|Black-capped Chickadee nest in ANBS box. Notice evergreen buds, moss, bits of bark in base. This nest filled up about 1/4 to 1/3 of the box.Photo by Bet Zimmerman.
Nest Description: Downy nest with moss base, topped with fur and soft plant fibers. Female may cover eggs with moss/fur when leaving the box. Very thin-shelled white/cream eggs with light brown/reddish speckles, dots or blotches, little or no gloss, spots may be concentrated more on the wide end of the egg.
More about chickadees biology, nesting behavior and timetable.
|Black-capped Chickadee nest in a small NABS box. See photo album of birds visiting the exterior of this box (shots taken with a birdcam).The egg below did not hatch. Photo by Bet Zimmerman.
|Black-capped Chickadee nest in a Gilberston box. Photo by Bet Zimmerman.Chickadees are capable of excavating their own cavity. They may prefer birches for excavation because the outer bark stays intact, while the inner bark gets soft when rotten. This may explain why they seem to be attracted to Gilberston PVC boxes painted to look like white birches.
Chickadee nests can be confused with Tufted Titmouse nests, especially in the early stages of construction.
|A Black-capped Chickadee nest in a Gilbertson box, with no nesting material underneath. Photo by Bet Zimmerman.
The box is in a wooded area with no wren guard. The nest and eggs were removed two days later by a House Wren.
|Photo by Pam Spielmann of NJ. ELEVEN eggs in one nest! Although chickadees may dump eggs in the nests of others, this was not egg dumping, as one egg was added every day. (It’s possible that another female showed up after the first was done laying, but that would be unlikely.) 6-8 eggs are typical, 13 were recorded once.
|Photo by Ed Wagaman of West Virginia.
|Notice how much more “fluff” is in the nest above. Photo by Bet Zimmerman of CT
|Black-capped Chickadee nest. Photo by Peter Kwa. There are two eggs (part of one is visible) to the right of the nestling in the nestcup, which did not hatch.
The floor size on this nestbox is 4″ x 4″ so that the nestcup can be estimated to be about 2″ diameter. The moss base is about 1″ to 1.5″ thick.
1/2″ of pine shavings were placed under the moss base to entice Chickadees to nest. Most of the shavings were ‘excavated’ by the Chickadees. The fur lining is dog fur put in a suet cage about 20 feet away from the nestbox.
At 8 days, the nestling was observed reaching for its preening gland and going through the motions of preening, even though it barely had feathers.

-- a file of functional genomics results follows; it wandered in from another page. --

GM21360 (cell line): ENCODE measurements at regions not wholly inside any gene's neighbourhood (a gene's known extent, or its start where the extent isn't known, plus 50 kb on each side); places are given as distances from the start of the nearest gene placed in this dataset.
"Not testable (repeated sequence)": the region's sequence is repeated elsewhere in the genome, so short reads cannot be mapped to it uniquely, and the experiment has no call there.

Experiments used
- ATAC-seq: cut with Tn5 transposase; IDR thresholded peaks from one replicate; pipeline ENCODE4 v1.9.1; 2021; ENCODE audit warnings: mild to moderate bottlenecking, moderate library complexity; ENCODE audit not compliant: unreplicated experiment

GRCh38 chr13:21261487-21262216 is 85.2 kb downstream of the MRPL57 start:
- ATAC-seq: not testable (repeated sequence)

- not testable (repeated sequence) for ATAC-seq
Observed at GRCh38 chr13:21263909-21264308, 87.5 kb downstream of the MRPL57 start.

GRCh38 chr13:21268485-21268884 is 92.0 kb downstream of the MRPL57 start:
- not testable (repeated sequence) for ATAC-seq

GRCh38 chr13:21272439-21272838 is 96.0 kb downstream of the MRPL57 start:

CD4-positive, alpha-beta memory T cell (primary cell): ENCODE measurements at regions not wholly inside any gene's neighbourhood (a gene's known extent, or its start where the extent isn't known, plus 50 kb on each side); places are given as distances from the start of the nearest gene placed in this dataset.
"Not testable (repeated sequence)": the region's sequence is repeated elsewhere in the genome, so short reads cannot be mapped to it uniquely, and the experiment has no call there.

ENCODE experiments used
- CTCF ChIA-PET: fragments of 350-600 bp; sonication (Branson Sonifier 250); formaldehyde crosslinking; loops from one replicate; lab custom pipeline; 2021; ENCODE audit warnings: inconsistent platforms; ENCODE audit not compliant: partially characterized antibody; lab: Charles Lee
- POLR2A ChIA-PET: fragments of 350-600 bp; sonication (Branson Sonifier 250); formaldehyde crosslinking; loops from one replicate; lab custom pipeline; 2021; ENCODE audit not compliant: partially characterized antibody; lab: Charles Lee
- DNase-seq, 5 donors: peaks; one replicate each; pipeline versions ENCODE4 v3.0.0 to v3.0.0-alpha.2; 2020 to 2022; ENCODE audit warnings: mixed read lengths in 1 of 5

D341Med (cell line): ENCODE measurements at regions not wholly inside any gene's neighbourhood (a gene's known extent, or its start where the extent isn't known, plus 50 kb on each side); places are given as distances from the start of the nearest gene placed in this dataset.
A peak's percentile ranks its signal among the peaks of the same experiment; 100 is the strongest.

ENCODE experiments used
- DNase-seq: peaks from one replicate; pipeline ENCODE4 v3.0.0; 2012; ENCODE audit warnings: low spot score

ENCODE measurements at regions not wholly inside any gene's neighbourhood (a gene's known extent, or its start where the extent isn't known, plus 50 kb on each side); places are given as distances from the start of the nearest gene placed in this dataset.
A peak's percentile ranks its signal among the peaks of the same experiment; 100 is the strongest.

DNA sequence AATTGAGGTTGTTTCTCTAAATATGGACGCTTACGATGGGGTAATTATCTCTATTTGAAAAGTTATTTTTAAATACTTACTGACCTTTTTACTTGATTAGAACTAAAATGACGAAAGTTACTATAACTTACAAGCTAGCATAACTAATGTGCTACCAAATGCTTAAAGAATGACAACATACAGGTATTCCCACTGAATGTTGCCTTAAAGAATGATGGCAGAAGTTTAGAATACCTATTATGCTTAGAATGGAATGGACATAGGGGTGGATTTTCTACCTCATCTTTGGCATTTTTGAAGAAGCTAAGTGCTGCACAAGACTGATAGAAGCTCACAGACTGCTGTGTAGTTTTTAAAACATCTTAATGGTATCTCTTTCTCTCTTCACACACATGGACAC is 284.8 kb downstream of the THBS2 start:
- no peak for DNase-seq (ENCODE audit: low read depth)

|The mother sits tight when the box is opened. Notice baby in lower left gaping. Nestlings were born today. Photo by Bet Zimmerman.
|Hatching day. Notice how deep cup is. Photo by Bet Zimmerman.
|Three day old chickadee babies. Photo by DH of Pam Speilmann of the Bluebirding Forum. (Photo taken using a mirror?)
|6 day old BCCHs. Photo by Bet Zimmerman.
|Black-capped Chickadees in a Gilberston box. Not sure what day they hatched. One unhatched eggs egg. It was infertile (I find that infertile eggs float.) Photo by Bet Zimmerman.
|Another BCCH nest in a Gilbertson box. Photo by Bet Zimmerman. Notice two unhatched eggs eggs.
Chickadees have also been known to nest in rotted wooden fence posts and open stumps. See photos.
|BCCH nestlings. About a week old. Photo by Bet Zimmerman.
|11 day old BCCH nestlings. Photo by Bet Zimmerman.
|12 day old BCCH nestlings. Photo by Linda Moore. Only 2 of the 5 eggs that were laid hatched.
The fur from Linda’s golden retriever was used. She was surprised at how quickly the nest was constructed. They can make a nest in 3-4 days. See All About Chickadees.
|6/9/07. There were 5 BCCH nestlings until I removed the Wren Guard – then 3 disappeared. These two were left, and are on Day 13 (with Day 1 as hatch day). Photo by Bet Zimmerman.
|These BCCH chicks hatched more than 10 days ago. Photo by Bet Zimmerman. The nest was protected by a Wren Guard.
|One of Linda Moore’s fledglings.
|A chickadee nest after fledging. Somewhat flattened, no fecal sacs. See full resolution version. Photo by Zimmerman
The student of Nature wonders the more and is astonished the less, the more conversant he becomes with her operations; but of all the perennial miracles she offers to his inspection, perhaps the most worthy of admiration is the development of a plant or of an animal from its embryo.
-Thomas Henry Huxley, British biologist and educator. Reflection #54, Aphorisms and Reflections, selected by Henrietta A. Huxley, Macmillan, 1907.